Have you future proofed your people strategy?
I’m working with a client right now to help them to prepare their workforce of the future through the development of a talent management framework. Sound familiar? How many others are struggling with this challenge?
They need to know what types of jobs there will be in their industry and their organization, what skills might be needed, what external trends to monitor, how to decide what programs to invest in, how technology might change, demographics, etc.
How does the head of HR figure out what capabilities they’ll need in the future when many can’t even be sure of what capabilities they have currently?
Is there a technology solution to this? Is it simply a process? What does talent management mean anyway? I can provide oodles of information on trends and possible scenarios, but it seems that at the end of the day, there is nothing that will replace the hard work of figuring this out team by team in your organization, regardless of what fancy model, framework or approach you use. Some might call it the “heavy lifting”. When faced with a herculean task, one does not know where to start, so crafts a plan. Doesn’t actually make the work any less, just more logically planned and executed.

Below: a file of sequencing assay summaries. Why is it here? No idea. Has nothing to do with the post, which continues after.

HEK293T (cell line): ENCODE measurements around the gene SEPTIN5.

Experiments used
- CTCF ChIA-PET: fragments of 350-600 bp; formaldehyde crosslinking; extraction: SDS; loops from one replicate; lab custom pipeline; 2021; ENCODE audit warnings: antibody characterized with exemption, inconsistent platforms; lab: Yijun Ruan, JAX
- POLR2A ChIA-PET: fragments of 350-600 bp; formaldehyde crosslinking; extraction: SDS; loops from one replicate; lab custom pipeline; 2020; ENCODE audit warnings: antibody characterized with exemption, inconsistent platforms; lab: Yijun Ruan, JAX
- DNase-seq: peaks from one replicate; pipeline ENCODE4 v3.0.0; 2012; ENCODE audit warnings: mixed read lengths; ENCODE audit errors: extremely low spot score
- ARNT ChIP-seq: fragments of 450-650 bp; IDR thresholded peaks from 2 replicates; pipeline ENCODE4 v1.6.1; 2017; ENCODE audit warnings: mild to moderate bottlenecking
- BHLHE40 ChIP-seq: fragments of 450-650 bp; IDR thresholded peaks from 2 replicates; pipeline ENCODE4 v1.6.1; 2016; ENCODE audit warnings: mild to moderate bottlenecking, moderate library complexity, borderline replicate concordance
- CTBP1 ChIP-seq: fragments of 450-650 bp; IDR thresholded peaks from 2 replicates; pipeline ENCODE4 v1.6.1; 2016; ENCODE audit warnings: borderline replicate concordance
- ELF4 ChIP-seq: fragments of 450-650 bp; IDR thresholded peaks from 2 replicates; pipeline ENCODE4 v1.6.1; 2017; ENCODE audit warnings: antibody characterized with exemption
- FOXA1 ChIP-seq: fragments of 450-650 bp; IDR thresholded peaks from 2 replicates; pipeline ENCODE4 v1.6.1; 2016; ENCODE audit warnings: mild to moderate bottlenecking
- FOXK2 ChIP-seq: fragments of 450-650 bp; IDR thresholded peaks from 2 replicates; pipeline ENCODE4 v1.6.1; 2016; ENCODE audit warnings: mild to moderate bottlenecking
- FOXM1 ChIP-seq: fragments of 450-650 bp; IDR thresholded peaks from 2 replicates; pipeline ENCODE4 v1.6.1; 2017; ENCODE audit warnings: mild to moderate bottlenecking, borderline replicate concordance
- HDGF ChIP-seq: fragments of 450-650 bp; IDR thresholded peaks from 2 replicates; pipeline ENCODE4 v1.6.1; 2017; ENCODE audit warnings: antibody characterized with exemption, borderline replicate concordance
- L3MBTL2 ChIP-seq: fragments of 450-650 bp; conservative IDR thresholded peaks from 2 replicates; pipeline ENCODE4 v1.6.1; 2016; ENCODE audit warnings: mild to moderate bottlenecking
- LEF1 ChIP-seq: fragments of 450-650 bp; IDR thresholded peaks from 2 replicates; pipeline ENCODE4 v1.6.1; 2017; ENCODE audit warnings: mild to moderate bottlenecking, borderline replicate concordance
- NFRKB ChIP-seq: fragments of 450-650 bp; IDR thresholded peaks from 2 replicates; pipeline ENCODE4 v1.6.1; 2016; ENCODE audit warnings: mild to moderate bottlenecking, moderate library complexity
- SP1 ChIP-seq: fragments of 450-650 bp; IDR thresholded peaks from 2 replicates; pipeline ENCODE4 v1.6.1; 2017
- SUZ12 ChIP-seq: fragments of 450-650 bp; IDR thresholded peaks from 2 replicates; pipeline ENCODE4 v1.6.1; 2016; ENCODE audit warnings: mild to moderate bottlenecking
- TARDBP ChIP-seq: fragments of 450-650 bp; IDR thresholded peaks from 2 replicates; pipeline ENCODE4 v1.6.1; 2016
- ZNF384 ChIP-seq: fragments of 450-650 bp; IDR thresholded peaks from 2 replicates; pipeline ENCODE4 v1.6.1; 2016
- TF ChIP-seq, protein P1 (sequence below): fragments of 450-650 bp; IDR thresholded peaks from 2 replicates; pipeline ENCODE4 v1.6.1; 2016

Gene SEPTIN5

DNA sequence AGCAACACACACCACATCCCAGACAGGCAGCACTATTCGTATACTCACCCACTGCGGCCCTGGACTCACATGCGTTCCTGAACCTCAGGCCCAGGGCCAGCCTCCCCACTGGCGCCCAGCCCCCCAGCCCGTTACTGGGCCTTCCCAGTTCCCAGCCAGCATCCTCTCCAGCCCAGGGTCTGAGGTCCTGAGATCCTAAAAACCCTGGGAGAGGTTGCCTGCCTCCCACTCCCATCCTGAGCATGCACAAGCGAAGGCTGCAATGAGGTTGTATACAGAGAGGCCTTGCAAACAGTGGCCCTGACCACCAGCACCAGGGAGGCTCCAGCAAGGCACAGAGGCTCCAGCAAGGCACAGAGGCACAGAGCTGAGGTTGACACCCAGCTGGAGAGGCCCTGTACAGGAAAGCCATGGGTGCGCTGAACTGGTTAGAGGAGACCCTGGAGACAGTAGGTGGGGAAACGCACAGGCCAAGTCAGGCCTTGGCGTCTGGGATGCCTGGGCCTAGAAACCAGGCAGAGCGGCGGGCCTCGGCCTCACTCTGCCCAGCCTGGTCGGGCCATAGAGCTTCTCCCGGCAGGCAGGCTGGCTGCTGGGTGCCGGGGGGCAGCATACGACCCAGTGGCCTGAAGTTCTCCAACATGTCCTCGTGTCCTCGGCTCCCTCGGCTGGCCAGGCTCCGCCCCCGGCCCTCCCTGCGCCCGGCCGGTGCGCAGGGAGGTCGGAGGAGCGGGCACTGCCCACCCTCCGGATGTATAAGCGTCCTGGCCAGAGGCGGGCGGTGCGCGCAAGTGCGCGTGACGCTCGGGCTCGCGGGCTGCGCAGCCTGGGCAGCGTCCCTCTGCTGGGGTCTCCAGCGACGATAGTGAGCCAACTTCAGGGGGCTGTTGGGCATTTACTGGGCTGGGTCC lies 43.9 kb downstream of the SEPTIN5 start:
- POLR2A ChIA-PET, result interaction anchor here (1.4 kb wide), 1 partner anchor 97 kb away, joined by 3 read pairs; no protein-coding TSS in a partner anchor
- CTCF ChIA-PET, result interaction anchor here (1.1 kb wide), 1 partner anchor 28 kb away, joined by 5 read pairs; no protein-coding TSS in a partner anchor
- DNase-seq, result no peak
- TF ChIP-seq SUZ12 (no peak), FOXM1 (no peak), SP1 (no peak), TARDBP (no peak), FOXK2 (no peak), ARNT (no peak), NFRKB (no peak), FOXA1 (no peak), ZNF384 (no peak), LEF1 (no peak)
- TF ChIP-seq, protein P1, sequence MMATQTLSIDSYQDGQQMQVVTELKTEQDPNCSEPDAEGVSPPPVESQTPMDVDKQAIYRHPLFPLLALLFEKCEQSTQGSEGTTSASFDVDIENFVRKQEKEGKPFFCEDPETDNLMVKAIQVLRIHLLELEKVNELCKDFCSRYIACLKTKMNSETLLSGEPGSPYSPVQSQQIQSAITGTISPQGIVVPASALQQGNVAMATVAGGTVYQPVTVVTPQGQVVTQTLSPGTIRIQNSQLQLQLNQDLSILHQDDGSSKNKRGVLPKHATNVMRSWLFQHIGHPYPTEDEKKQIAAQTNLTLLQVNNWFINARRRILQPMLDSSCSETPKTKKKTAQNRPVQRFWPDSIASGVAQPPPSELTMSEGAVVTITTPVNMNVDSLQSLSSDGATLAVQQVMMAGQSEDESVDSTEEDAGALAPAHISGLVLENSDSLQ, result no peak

However, here are some questions you can ask yourself:
- What do the demographic predictions (shrinking labour pool, increased migration, university graduation rates, etc) mean to my organization?
- Have we thought of what role technology might/could play to change the nature of the jobs, how we could prepare/train people, etc?
- Are we prepared for new types of work? Worker co-ops or alliances could replace temp agencies. Micro-work, outsourcing, trades, are all viable options, but can HR handle it? Will HR be trapped in policy-land?
Most importantly, it is critical that you spend at least a little bit of time thinking about the future of your organization and what it means to the people programs that are delivered. You can go sophisticated and do scenario planning for HR or you can brainstorm by yourself or in a group. However you do it, make sure that it is something that gets done and doesn’t just sit on your to-do list as a “important but not urgent” task. It’s both. If you don’t someone else will do it for you, and you may find your role outsourced.